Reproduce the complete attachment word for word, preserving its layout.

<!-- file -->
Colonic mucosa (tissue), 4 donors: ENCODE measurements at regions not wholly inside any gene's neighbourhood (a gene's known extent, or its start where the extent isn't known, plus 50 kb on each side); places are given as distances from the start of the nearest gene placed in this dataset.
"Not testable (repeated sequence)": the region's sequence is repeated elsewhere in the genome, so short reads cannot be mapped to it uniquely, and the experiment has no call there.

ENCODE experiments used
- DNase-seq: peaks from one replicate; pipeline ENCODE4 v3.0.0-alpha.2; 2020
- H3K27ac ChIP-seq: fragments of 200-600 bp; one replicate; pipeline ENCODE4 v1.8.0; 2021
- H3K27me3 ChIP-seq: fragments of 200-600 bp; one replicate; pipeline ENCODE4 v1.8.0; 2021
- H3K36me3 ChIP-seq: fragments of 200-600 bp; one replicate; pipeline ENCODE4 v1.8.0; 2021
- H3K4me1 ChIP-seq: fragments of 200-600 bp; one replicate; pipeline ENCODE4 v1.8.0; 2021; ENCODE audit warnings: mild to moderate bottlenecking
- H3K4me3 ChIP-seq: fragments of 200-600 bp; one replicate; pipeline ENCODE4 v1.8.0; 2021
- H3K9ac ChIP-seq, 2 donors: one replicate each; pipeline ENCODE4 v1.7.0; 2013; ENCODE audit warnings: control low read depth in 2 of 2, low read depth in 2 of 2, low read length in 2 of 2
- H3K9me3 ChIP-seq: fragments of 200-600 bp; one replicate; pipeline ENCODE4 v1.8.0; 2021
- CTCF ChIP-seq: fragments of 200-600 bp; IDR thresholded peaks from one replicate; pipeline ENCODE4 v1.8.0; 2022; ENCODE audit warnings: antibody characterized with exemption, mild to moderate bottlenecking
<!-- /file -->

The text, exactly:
Colonic mucosa (tissue), 4 donors: ENCODE measurements at regions not wholly inside any gene's neighbourhood (a gene's known extent, or its start where the extent isn't known, plus 50 kb on each side); places are given as distances from the start of the nearest gene placed in this dataset.
"Not testable (repeated sequence)": the region's sequence is repeated elsewhere in the genome, so short reads cannot be mapped to it uniquely, and the experiment has no call there.

ENCODE experiments used
- DNase-seq: peaks from one replicate; pipeline ENCODE4 v3.0.0-alpha.2; 2020
- H3K27ac ChIP-seq: fragments of 200-600 bp; one replicate; pipeline ENCODE4 v1.8.0; 2021
- H3K27me3 ChIP-seq: fragments of 200-600 bp; one replicate; pipeline ENCODE4 v1.8.0; 2021
- H3K36me3 ChIP-seq: fragments of 200-600 bp; one replicate; pipeline ENCODE4 v1.8.0; 2021
- H3K4me1 ChIP-seq: fragments of 200-600 bp; one replicate; pipeline ENCODE4 v1.8.0; 2021; ENCODE audit warnings: mild to moderate bottlenecking
- H3K4me3 ChIP-seq: fragments of 200-600 bp; one replicate; pipeline ENCODE4 v1.8.0; 2021
- H3K9ac ChIP-seq, 2 donors: one replicate each; pipeline ENCODE4 v1.7.0; 2013; ENCODE audit warnings: control low read depth in 2 of 2, low read depth in 2 of 2, low read length in 2 of 2
- H3K9me3 ChIP-seq: fragments of 200-600 bp; one replicate; pipeline ENCODE4 v1.8.0; 2021
- CTCF ChIP-seq: fragments of 200-600 bp; IDR thresholded peaks from one replicate; pipeline ENCODE4 v1.8.0; 2022; ENCODE audit warnings: antibody characterized with exemption, mild to moderate bottlenecking